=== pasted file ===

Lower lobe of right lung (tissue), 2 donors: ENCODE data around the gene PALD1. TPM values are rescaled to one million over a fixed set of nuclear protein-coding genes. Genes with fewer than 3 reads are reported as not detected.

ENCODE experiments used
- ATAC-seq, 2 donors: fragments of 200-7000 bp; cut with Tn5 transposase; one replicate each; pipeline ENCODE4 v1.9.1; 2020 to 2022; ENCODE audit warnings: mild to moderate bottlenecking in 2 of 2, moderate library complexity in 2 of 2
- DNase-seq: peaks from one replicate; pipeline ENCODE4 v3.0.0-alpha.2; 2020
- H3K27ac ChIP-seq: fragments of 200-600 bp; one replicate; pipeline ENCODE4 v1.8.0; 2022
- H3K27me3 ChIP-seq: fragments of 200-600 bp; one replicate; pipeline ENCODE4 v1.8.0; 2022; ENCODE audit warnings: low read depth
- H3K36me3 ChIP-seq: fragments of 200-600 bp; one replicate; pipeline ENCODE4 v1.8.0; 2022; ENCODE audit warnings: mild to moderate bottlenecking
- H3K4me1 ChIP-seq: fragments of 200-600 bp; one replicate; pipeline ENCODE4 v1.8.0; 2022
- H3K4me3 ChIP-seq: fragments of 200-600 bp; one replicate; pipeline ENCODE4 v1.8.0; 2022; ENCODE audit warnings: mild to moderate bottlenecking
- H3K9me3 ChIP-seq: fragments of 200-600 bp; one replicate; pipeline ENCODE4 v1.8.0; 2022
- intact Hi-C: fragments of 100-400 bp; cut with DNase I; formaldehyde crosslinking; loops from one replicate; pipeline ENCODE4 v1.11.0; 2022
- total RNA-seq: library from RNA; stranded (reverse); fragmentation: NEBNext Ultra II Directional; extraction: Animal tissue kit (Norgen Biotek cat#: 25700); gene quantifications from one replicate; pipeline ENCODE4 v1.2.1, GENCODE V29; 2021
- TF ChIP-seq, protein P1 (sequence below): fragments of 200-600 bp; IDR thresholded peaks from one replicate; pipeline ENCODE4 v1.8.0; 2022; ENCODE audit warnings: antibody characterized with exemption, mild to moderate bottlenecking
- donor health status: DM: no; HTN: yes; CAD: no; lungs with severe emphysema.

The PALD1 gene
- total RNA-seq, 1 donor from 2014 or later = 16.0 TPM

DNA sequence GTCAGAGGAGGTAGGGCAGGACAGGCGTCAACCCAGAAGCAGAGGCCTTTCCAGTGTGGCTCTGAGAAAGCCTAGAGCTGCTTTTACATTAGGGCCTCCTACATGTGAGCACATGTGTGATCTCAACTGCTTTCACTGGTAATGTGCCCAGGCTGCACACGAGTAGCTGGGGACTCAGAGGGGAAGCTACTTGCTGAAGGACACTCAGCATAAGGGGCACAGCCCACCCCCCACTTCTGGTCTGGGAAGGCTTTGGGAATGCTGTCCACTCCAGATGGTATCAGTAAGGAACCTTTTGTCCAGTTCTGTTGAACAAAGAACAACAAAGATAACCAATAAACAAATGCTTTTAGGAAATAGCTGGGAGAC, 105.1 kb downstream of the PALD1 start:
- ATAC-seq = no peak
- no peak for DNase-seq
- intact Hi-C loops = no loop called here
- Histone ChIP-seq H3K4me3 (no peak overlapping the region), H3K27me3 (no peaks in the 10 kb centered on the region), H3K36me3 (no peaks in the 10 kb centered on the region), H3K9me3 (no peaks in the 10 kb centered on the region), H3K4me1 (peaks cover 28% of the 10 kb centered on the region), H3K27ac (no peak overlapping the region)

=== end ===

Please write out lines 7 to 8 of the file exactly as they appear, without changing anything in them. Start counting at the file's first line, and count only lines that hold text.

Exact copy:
- H3K36me3 ChIP-seq: fragments of 200-600 bp; one replicate; pipeline ENCODE4 v1.8.0; 2022; ENCODE audit warnings: mild to moderate bottlenecking
- H3K4me1 ChIP-seq: fragments of 200-600 bp; one replicate; pipeline ENCODE4 v1.8.0; 2022